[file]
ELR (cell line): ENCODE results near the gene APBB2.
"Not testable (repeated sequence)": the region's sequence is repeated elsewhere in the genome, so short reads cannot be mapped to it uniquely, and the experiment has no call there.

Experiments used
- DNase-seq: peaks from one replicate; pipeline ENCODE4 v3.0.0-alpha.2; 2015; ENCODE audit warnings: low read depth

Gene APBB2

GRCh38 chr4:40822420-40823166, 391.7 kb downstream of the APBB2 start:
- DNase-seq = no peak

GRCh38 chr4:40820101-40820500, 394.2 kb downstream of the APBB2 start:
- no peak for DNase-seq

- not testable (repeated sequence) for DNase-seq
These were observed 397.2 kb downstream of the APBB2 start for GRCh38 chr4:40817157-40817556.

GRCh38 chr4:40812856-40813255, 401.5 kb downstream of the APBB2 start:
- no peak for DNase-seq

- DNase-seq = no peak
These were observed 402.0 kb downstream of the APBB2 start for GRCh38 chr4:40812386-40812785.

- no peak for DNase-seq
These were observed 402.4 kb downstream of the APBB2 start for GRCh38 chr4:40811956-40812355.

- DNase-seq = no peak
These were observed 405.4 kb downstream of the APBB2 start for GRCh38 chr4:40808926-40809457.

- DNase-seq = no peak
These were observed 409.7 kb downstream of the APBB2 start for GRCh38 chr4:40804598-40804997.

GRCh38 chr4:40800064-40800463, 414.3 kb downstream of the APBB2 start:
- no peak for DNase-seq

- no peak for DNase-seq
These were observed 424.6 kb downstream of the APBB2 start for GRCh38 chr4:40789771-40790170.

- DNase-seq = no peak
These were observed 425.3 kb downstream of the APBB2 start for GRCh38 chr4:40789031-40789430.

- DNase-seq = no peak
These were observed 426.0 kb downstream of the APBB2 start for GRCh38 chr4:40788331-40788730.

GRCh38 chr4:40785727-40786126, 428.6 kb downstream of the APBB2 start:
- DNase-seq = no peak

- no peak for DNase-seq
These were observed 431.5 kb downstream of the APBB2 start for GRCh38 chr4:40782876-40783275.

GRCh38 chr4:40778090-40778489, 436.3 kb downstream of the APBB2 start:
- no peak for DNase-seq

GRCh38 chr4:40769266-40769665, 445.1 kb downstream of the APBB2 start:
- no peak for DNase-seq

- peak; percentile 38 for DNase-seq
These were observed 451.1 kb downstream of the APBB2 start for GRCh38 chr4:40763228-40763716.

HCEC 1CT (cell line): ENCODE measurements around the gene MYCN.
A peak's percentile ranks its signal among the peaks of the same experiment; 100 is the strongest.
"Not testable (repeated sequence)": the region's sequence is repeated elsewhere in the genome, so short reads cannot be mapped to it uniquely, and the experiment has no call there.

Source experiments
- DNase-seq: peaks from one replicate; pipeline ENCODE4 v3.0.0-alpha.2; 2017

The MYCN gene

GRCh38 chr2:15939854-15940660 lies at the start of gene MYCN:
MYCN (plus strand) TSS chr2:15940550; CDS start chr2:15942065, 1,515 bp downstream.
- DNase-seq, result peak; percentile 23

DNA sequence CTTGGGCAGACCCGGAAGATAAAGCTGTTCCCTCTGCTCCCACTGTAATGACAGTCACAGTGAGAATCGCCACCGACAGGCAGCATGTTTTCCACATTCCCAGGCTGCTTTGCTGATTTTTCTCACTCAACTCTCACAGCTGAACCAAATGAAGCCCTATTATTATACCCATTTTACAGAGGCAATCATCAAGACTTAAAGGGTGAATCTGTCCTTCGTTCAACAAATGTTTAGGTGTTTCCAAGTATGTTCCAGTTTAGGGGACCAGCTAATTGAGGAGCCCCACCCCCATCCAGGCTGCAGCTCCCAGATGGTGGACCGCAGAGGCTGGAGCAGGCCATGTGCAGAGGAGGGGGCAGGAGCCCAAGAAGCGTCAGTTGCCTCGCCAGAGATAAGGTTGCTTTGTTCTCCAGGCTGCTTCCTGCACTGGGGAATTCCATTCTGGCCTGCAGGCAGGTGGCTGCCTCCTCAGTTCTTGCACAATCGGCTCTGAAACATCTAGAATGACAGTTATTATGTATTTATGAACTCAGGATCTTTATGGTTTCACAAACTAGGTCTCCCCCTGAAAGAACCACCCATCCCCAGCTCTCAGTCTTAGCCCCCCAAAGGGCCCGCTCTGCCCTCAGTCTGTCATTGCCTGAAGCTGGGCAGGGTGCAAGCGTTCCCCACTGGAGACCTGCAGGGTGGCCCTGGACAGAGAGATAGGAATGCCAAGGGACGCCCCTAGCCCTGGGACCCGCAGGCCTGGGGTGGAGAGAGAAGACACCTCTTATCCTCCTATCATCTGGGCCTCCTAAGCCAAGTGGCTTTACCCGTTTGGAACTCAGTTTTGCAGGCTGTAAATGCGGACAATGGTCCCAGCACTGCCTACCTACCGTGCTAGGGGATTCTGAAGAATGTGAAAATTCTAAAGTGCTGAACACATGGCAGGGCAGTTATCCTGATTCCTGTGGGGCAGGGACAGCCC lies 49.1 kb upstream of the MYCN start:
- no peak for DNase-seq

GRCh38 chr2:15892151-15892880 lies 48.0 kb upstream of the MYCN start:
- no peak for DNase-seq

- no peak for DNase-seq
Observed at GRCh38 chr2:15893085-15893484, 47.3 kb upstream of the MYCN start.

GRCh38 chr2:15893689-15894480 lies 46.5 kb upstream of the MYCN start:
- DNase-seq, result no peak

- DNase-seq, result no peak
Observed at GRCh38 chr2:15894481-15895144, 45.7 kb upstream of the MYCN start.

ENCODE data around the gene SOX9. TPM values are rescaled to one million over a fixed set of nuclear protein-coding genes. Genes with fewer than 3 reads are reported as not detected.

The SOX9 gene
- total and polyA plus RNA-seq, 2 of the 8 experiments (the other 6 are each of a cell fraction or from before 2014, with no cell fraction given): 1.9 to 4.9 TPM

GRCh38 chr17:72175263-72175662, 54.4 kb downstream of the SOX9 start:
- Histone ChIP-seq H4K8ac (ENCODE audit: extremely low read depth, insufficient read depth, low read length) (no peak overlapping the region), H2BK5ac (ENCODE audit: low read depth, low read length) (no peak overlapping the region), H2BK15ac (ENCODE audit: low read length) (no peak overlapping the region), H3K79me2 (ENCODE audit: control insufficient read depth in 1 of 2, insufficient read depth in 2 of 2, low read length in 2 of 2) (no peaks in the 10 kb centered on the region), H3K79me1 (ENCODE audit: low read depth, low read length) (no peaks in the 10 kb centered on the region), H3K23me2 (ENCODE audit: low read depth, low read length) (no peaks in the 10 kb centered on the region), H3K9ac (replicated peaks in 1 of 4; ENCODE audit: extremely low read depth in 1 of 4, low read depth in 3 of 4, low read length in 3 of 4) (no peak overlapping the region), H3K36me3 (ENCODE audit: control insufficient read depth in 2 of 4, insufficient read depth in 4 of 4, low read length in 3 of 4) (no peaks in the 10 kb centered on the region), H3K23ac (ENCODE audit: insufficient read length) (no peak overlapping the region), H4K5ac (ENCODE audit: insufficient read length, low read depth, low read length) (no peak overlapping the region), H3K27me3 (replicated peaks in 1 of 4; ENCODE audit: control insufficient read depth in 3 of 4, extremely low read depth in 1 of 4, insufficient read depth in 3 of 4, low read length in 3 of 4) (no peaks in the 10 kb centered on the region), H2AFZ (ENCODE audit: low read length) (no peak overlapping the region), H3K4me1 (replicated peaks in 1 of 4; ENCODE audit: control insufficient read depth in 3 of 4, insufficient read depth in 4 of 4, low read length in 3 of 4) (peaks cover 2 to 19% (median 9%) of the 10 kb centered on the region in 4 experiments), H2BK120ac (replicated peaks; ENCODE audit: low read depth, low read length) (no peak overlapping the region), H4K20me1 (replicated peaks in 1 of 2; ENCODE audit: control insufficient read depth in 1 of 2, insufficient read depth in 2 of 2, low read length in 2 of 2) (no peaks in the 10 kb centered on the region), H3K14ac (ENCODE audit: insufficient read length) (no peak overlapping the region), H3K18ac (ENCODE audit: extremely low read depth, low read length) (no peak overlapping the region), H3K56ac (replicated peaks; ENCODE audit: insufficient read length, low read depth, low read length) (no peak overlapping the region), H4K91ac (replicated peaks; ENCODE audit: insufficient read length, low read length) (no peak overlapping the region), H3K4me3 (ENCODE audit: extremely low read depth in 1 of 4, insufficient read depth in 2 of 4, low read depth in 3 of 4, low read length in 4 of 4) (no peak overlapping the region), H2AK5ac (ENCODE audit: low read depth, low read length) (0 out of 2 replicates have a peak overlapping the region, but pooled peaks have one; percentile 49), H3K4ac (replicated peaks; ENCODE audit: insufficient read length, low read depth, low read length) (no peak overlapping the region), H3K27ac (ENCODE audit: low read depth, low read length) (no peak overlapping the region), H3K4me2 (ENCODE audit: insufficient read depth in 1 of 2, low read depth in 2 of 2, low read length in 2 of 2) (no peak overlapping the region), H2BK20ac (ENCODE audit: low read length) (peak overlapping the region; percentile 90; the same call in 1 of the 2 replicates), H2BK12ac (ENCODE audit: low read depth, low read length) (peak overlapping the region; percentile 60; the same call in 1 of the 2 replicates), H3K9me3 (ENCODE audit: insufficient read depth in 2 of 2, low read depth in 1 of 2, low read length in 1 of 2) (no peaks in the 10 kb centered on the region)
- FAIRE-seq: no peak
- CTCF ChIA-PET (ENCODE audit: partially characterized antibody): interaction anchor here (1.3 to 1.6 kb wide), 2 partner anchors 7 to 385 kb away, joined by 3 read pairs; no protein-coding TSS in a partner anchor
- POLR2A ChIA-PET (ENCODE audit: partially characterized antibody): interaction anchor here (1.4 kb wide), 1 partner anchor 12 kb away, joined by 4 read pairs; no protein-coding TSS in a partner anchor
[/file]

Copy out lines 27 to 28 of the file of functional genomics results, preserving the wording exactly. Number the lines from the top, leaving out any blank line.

These were observed 425.3 kb downstream of the APBB2 start for GRCh38 chr4:40789031-40789430.

- DNase-seq = no peak